Welcome to the Maunie of Ardwall blog

This is the blog of Maunie of Ardwall. After a six-year adventure sailing from Dartmouth to Australia, we are now back in Britain.

Sunday, 19 January 2014

Great Barrier Island and waiting for the storm

We left Coromandel on Thursday (and are indebted to Simon Raine for his random fact No. 436: Roland Gift, ex-lead singer of 80's Hull band Fine
Young Cannibals, has a farm on the Coromandel. Thought you'd like to know) for a wonderful 45 mile sail across to Great Barrier Island, averaging over 7 knots all the way. We'd seen that the forecast that gave strong winds for Friday and Saturday with a long-range warning of something nasty in the wings for next week so decided to make the break whilst we could.
We're very pleased that we did because The Barrier, as it's known in these parts, is beautiful. Do have a look on Google Earth if you get a moment. We're anchored near Port Fitzroy on the west coast (Population 32, 1 shop, 1 bar, electricity only from diesel and solar generators) which is surrounded by densely-wooded volcanic hills and features lots of deeply indented bays offering good shelter from strong winds, something we're going to test in the next couple of days it seems.
The Barrier is a big island (the 6th largest in NZ) and is only 90km from Auckland with regular ferry and air links but it's very much like stepping back in time. The total population is only about 800, though its a popular summer destination for sailors, fishermen and hikers; there's really only one road (with not much tarmac) and the logging and mining industries of the 1800s have been replaced by conservation and leisure. Huge work has been done to eradicate 'foreign' pests such as rats and ferrets and feral grazing animals such as goats so the wildlife population is blossoming and the natural vegetation is returning.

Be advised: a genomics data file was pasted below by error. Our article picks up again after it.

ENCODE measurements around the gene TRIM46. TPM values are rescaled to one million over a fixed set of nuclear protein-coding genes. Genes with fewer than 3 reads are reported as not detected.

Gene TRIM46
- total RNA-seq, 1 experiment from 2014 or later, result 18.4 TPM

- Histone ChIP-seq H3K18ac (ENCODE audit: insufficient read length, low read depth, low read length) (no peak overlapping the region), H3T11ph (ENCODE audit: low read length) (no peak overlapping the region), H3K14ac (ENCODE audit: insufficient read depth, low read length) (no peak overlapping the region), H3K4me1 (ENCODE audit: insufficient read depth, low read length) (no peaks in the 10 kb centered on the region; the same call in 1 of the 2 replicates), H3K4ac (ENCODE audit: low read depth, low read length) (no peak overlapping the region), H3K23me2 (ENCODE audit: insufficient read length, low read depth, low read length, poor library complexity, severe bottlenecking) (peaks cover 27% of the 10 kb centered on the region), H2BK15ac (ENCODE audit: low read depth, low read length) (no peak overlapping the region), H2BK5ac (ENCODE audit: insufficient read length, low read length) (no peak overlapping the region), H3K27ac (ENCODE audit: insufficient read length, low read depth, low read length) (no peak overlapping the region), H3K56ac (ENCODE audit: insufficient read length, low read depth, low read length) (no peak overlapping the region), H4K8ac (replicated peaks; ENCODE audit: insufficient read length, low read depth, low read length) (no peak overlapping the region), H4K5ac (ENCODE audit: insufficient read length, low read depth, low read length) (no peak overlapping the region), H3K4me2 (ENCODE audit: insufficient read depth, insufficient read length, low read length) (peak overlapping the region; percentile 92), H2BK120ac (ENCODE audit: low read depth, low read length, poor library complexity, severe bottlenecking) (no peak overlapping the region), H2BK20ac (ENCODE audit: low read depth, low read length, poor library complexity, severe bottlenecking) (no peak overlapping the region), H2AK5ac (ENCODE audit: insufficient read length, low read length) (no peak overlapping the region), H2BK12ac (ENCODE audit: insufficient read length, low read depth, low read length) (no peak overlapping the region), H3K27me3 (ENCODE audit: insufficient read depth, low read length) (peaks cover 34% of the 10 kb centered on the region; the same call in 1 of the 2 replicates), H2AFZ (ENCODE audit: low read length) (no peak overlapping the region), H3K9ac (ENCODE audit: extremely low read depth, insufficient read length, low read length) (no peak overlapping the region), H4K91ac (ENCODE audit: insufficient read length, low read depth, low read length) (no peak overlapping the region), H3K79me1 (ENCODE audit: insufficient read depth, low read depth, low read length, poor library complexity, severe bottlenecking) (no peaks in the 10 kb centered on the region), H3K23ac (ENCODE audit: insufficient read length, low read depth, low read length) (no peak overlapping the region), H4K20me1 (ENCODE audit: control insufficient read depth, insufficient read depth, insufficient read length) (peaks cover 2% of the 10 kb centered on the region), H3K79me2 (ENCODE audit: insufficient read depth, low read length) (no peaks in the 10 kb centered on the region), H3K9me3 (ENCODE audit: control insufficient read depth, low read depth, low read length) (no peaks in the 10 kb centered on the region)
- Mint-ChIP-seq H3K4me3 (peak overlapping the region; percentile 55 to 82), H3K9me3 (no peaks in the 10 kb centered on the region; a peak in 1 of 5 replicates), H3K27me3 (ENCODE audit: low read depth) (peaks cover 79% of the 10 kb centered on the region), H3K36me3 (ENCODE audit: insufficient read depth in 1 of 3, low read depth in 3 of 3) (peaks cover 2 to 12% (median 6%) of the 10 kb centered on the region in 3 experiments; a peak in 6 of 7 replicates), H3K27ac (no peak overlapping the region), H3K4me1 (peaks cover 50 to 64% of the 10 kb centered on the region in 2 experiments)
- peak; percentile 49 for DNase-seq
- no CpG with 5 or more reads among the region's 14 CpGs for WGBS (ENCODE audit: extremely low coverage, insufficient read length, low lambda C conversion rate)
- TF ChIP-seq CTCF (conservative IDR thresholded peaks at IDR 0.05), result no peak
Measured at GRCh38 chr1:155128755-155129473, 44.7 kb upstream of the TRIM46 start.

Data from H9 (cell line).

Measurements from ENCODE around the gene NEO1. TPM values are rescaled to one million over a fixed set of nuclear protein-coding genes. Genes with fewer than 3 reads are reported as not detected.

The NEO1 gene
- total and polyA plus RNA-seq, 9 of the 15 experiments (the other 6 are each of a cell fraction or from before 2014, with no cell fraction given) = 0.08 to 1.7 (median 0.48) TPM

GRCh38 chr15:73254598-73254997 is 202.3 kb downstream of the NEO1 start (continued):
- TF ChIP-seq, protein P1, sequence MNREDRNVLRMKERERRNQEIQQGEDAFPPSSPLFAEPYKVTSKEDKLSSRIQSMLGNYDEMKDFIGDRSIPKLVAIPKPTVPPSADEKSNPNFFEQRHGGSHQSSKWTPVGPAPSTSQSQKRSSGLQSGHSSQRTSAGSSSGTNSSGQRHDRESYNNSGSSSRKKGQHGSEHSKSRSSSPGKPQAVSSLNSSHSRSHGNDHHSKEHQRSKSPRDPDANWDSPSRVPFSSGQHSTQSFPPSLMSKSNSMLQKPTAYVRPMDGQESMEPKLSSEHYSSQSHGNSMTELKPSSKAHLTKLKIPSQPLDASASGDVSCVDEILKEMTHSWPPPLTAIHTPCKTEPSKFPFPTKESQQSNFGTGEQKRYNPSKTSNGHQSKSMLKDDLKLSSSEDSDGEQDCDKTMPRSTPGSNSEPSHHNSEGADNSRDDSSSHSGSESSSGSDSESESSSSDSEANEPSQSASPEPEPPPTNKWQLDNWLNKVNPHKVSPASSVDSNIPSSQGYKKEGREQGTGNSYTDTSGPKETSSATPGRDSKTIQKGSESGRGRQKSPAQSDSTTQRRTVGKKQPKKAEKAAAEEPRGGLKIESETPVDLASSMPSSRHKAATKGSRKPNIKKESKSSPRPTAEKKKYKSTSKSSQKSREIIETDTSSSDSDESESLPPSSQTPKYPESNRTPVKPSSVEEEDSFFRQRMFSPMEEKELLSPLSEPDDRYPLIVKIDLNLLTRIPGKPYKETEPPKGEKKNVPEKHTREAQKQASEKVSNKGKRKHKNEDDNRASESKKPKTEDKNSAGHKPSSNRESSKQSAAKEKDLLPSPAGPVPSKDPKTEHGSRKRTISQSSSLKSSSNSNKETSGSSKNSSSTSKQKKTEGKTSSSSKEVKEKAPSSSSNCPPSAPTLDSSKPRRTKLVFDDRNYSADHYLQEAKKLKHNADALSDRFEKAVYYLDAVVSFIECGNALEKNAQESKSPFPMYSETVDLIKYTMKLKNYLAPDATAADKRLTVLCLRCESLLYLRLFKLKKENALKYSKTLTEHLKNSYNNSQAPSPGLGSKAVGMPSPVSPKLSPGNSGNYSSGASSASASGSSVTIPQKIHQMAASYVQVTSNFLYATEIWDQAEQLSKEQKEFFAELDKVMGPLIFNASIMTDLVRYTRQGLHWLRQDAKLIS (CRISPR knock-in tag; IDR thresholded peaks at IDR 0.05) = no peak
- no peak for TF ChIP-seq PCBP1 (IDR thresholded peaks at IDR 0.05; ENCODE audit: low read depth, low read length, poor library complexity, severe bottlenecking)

The our sleep in the last couple of nights has been a bit disturbed as the strong winds arrived as promised. We were anchored in a sheltered bay so the water remained calm but sudden gusts of wind would tumble down the steep hillsides, hitting the water with a force strong enough to make it 'smoke' as water droplets were thrown into the air. As a result Maunie would spin around her anchor and heel over in the blasts. The good news is that we have a couple of days' respite now, with sunshine and gentle winds, so today we did a wonderful hike up through the forest to a waterfall, spotting Kingfishers (and their nests in the banks beside the path – we could hear the chicks in one) and being almost deafened by the cicadas in the trees. Tomorrow we'll have a crack at Mount Hobson, though it's a long and tough hike, we're told.
We have to enjoy the calm weather while we can as there's a deep low approaching, the remains of a named sub-tropical storm (giving it a name doesn't mean it's going to be our friend) so Monday / Tuesday will be very wet and extremely windy. We'll batten down the hatches and hope it passes quickly but they are talking about 45 knots of wind on the forecast which doesn't sound great. We think our current spot in the bay immediately south of Port Fitzroy should give us good shelter when the easterly gale hits and then it'll go round to the north before becoming westerly (when we may have to move to another bay more sheltered from that direction). Thankfully the intense low pressure system should move away fairly quickly so more benign conditions should return on Wednesday / Thursday. We'll report back on how it was!

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